By CB Bryan
September 18, 2015
I felt tears in my eyes upon arrival back to Albuquerque from our first trip -- so much newness and suddenly a return to the daily grind and the place where I know the most and perhaps the least. It became a week of hussle and bussle, lots of artist talks and conversations surrounding art and the impending climate change, trips to Lowe’s and late night visits with old friends and new. I waited until the last minute to pack my bags and felt totally unprepared on our launching date as we set off to Bill Gilbert’s cabin on El Vado Lake.
The lake is at the fullest that anyone who has experienced its muddy shores has seen in years. We settled into the new atmosphere with lingering Albuquerque stresses but relaxed as were greeted with a wrap-around cabin porch -- a perfect sunset viewing stage.
I came here with the intention to paint, but I also think I came here with the intention to be by myself and have an excuse to get away from the magnetic center that is base camp. So involved! Collaborative and sarcastic and socially vibrant. Snacks and no productivity. I could spend the whole day shootin’ the shit -- which makes for a fun afternoon but also, occasionally makes me miserable.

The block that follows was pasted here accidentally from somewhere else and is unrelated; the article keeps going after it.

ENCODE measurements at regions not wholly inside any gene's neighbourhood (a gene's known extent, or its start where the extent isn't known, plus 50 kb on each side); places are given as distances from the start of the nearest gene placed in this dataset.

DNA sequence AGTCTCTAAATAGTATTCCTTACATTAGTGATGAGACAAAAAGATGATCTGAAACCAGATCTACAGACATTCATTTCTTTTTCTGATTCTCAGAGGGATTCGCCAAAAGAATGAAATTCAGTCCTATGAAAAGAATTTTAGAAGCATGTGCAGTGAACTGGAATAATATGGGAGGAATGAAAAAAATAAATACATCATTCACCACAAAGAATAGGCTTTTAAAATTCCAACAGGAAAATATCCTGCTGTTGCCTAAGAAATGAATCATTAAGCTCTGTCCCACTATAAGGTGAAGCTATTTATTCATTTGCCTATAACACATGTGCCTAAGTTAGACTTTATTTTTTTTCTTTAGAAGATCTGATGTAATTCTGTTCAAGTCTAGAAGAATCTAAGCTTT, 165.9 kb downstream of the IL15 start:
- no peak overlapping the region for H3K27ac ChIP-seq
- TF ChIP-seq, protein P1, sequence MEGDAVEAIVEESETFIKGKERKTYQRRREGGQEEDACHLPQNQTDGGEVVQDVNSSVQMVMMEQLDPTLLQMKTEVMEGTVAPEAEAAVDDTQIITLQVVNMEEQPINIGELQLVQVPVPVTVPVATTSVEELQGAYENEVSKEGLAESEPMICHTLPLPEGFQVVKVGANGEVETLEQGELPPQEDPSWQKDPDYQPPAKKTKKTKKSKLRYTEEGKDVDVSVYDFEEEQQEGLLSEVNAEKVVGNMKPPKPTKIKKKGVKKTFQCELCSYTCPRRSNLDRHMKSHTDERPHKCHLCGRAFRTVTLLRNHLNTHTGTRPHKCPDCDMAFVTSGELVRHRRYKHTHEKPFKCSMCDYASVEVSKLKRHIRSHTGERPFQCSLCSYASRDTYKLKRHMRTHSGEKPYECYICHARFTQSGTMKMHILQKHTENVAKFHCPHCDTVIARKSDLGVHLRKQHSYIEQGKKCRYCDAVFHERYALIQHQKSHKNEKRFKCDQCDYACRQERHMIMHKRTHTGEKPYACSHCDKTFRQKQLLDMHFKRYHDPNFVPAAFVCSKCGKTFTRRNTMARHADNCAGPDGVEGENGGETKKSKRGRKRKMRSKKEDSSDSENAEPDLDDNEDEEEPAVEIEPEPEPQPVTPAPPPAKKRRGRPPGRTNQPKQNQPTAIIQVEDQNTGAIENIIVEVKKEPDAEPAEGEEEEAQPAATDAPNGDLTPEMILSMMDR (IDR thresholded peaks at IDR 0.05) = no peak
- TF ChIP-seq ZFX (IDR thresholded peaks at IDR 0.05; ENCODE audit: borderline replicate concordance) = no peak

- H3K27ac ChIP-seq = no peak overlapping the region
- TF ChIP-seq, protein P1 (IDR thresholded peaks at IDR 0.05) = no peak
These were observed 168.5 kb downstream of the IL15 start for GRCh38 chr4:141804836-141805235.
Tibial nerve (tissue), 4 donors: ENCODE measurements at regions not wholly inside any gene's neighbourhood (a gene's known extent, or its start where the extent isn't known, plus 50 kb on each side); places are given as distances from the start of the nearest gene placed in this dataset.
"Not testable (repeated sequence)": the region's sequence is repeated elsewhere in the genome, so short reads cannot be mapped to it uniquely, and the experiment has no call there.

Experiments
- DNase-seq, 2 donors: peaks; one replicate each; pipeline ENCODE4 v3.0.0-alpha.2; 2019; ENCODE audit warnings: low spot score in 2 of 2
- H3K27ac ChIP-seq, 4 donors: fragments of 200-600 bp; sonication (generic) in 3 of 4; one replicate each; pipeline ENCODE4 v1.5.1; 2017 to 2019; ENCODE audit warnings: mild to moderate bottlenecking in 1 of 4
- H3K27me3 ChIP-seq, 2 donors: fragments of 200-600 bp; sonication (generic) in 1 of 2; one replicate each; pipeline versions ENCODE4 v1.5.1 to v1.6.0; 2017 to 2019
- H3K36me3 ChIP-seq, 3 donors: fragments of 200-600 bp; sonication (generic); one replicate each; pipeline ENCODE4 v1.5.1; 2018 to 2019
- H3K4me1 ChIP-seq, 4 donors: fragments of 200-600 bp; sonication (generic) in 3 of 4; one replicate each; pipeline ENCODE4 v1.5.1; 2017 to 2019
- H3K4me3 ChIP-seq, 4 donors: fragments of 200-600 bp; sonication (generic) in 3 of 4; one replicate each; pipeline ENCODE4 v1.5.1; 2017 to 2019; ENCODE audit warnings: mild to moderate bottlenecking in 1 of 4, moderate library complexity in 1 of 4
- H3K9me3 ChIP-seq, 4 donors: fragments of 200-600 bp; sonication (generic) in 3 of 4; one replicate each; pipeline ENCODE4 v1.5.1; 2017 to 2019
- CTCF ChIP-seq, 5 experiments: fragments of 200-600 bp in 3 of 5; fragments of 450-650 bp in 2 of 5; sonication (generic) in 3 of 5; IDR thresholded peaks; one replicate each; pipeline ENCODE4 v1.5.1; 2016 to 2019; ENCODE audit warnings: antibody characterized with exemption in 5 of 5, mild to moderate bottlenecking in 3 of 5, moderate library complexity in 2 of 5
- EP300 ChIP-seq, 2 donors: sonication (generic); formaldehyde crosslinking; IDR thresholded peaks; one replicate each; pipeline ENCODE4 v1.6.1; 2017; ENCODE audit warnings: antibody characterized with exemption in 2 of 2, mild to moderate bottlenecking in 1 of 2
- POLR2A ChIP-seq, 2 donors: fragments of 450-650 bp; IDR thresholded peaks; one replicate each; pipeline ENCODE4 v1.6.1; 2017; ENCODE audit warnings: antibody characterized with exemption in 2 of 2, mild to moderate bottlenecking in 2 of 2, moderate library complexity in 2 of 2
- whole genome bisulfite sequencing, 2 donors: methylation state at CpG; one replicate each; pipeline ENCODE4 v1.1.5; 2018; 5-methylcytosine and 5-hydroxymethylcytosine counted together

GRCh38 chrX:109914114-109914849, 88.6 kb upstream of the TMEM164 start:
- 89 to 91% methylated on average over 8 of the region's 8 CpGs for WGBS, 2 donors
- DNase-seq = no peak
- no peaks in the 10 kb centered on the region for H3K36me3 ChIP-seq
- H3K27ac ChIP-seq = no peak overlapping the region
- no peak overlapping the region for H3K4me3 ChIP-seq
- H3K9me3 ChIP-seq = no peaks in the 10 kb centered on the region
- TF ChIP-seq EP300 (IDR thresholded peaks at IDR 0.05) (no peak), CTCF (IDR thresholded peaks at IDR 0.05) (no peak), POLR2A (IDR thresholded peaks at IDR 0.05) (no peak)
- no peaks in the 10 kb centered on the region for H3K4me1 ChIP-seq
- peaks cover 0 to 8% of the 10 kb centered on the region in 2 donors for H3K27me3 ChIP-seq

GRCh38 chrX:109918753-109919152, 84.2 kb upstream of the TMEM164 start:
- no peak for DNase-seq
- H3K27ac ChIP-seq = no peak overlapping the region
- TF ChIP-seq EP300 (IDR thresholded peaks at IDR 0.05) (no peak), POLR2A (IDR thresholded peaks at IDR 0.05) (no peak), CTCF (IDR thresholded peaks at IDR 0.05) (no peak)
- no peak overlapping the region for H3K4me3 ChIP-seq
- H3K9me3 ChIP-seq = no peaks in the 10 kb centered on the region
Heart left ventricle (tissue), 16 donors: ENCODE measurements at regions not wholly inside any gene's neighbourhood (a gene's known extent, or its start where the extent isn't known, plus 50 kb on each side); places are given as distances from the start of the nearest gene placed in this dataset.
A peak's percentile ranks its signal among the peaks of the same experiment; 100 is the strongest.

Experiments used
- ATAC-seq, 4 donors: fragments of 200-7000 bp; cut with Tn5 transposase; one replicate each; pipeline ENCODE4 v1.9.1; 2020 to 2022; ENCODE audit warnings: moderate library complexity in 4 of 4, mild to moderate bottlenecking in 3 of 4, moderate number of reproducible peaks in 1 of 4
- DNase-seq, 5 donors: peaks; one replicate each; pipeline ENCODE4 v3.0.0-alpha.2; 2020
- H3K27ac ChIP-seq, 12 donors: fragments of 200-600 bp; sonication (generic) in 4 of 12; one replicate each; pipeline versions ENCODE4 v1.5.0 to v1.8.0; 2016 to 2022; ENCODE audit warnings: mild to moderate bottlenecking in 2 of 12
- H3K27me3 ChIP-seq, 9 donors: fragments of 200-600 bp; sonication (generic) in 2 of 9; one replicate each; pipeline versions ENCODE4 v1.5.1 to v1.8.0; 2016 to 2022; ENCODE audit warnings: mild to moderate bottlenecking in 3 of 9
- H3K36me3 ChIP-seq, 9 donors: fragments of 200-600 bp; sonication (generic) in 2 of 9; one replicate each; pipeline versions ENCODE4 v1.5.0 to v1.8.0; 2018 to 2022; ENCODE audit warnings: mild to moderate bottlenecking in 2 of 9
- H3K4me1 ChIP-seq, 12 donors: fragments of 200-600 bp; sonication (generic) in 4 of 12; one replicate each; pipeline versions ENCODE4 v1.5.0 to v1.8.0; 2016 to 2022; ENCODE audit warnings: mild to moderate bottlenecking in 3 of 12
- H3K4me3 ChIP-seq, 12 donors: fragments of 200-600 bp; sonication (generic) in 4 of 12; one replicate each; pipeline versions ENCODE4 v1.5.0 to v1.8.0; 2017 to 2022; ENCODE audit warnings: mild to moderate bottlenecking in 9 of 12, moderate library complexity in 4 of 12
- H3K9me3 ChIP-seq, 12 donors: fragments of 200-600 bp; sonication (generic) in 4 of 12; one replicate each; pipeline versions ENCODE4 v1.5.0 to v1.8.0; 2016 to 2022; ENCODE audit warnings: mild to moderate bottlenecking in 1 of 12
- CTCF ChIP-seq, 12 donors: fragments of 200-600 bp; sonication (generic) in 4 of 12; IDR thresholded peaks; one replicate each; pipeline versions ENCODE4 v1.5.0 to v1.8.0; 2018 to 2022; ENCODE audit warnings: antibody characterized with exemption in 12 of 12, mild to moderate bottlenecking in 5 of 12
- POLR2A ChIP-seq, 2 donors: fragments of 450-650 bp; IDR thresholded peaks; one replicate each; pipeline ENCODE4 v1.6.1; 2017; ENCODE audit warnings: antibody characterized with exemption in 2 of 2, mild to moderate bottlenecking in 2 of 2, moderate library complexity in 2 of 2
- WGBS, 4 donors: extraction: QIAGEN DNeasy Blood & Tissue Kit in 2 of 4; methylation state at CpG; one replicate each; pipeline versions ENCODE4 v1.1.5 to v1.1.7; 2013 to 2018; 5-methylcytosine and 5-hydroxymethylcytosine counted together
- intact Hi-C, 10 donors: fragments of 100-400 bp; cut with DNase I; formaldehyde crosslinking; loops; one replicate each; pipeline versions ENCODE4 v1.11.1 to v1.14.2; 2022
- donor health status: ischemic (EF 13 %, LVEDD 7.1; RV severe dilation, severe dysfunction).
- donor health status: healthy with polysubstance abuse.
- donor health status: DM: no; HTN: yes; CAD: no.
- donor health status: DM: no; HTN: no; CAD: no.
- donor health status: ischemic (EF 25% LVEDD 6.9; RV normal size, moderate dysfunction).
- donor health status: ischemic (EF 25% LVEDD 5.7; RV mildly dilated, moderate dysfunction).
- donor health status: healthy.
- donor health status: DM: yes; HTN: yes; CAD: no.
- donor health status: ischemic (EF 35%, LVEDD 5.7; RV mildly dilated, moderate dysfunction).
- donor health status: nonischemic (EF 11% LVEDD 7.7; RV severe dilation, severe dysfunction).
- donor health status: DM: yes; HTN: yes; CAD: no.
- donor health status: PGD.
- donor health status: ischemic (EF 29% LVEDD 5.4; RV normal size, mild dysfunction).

I talked to Jenn and Kathleen Jesse, Beau Carey and my dad (JB) and I built this thing that all four have used and come to understand. This “wengerian easel.” All four of these mentors are part of a long tradition involving taped coroplast and plywood which allows for a small outside painting studio.
I strapped this large hulking rectangle to my back with the help of an old external frame backpack circa REI, 1980s (a small tribute to my time as an outdoor clothing specialist.) The backpack easel is much more bulky than any french easel and it makes walking under trees a brand new experience.